StudioTools 11 makes some minor changes to the user interface, but the general idea is the same. Instead of toolbars, it uses Shelves, which are like toolbars, only the icons are much bigger and shelves are viewed one at a time. The others are accessed by clicking on a tab containing the name of the shelf to bring it forward.
Similar to other CAID programs such as thinkdesign, StudioTools can also import an image file; however, the Alias products can also edit it. New in Version 11 are tools to adjust the brightness, contrast, saturation, and color balance. There are also new tools to deform an image and wrap it to follow the shape of any selected curves. StudioTools also contains tools to paint directly on imported images, and some of these have been enhanced. For instance, the brush properties window is now better organized. While some users may still opt to use Photoshop, the built-in paint and image enhancement tools inside StudioTools continue to get stronger.
Styling today's curvy consumer products usually involves a lot of filleting. While Version 10 made some enhancements here, the new upgrade continues to improve on this important area. There is a new fillet flange tool that allows users to create sophisticated blends by selecting the desired edges of a surface. The freeform and surface fillet tools have also been refined. However, my favorite new modeling feature is the Tube Flange tool. It can take a selected edge (for instance, the perimeter of a hole in a surface) and allows the user to project that edge perpendicular or with draft. A fillet can automatically be added to create a smooth transition and there is also the ability to make the new surface curvature continuous with the original face. There have also been improvements to the program's ability to perform model checking (such as finding duplicate geometry) and model evaluation (such as for parting lines and surface curvature). In addition, the upgrade features several interoperability enhancements, including improved STL-export capabilities.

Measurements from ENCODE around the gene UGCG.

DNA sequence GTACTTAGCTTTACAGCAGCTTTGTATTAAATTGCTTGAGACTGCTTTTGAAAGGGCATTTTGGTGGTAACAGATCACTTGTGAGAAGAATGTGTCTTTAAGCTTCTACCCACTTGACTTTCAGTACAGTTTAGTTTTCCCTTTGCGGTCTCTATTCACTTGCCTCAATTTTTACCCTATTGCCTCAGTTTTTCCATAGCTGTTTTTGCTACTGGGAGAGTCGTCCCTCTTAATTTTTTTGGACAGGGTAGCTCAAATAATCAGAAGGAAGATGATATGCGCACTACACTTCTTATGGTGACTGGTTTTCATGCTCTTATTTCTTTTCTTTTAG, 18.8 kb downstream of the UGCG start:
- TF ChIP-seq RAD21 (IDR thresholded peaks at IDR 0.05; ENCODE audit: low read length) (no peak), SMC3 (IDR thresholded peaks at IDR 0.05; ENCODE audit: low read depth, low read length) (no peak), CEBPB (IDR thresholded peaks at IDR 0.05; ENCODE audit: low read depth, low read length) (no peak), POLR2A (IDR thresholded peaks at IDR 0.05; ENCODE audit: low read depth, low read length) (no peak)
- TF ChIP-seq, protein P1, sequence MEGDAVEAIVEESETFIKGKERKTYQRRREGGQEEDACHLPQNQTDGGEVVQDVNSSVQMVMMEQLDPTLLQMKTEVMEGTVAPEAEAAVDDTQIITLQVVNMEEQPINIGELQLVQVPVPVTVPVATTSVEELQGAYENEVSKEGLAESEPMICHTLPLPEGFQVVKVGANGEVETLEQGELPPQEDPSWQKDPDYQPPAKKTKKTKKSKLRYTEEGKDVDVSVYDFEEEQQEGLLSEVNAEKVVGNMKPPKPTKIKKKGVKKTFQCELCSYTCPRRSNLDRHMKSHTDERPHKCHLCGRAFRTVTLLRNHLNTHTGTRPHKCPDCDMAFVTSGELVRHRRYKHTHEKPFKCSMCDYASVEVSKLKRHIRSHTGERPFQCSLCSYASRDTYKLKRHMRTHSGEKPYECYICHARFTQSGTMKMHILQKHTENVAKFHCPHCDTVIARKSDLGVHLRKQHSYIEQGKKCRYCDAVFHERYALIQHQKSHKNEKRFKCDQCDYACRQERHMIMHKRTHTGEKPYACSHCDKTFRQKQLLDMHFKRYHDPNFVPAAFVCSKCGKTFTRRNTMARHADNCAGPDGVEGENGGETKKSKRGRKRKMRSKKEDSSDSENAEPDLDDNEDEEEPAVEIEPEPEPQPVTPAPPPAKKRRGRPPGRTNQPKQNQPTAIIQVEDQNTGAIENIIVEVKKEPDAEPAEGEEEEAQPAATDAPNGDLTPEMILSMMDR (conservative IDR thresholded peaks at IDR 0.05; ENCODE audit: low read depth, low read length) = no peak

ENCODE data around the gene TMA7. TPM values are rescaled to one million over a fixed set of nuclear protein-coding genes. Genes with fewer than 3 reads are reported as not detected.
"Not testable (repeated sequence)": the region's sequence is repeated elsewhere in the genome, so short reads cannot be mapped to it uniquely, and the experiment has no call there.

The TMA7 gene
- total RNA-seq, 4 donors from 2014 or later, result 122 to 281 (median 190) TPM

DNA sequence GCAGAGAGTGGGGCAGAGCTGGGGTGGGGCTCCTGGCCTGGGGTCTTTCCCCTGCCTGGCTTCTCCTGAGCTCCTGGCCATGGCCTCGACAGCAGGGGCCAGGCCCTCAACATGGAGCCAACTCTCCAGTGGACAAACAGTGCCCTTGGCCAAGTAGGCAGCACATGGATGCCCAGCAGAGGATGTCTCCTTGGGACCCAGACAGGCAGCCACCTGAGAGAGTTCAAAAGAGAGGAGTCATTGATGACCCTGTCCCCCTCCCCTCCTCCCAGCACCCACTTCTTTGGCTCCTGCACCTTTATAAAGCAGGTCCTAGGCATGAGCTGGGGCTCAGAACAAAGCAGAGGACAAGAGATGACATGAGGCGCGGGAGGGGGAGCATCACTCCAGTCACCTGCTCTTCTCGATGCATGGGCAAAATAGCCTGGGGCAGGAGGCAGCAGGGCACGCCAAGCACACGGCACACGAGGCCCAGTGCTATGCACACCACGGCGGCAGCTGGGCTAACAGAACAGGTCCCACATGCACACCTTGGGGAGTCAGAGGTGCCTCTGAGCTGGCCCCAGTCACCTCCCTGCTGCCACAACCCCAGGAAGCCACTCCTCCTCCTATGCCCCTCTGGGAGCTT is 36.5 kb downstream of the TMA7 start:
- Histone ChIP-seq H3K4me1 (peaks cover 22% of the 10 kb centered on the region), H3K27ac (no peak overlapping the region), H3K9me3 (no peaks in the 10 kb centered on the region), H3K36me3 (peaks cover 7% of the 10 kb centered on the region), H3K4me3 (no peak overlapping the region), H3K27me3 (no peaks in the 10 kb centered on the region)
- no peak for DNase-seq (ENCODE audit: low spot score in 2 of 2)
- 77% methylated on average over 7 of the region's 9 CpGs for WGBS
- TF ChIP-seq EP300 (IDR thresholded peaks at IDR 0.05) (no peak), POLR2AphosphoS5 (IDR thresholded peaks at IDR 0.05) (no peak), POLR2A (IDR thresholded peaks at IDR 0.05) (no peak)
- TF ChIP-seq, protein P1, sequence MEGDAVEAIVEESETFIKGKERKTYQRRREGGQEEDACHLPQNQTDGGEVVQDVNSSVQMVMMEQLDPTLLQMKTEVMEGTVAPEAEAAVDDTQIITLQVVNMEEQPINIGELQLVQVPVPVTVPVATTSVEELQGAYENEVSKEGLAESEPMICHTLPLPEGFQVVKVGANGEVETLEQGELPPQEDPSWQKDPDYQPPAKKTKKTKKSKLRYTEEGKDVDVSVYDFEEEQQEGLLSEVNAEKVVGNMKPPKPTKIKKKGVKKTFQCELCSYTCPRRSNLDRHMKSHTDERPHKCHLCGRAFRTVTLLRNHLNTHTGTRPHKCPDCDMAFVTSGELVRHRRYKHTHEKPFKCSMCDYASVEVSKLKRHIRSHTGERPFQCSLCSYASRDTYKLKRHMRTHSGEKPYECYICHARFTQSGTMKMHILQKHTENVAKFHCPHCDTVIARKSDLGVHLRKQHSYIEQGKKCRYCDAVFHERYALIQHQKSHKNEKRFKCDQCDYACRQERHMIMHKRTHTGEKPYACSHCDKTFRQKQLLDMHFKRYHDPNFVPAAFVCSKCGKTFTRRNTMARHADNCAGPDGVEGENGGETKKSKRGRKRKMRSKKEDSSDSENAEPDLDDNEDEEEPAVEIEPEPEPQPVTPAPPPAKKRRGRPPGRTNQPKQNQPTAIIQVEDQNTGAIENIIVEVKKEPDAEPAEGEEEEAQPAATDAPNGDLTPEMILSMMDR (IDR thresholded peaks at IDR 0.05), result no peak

Pricing for StudioTools starts at $7,500 for DesignStudio, while the Studio software I used costs $25,000. So should you purchase DesignStudio or Studio or a program such as thinkdesign/thinkshapes from think3 for much less ($2,350 a year)? The latter doesn't have the painting and image enhancement tools found in the StudioTools family of products, nor does it have the same excellent freeform manipulation, which makes conceptual design in any StudioTools product a snap. In addition, while thinkdesign can create the same degree of class-A surfaces found in the DesignStudio product, it starts to fall behind in this area when compared to Studio.
So, depending on which factors are most important to you, a product such as DesignStudio or Studio could be the better choice, despite the higher costs. However, if you don't need the programs' added features, then a lower-cost product such as thinkdesign may make sense, especially if you also require some of the tools it offers that no Alias product has, such as feature-based parametric solid modeling.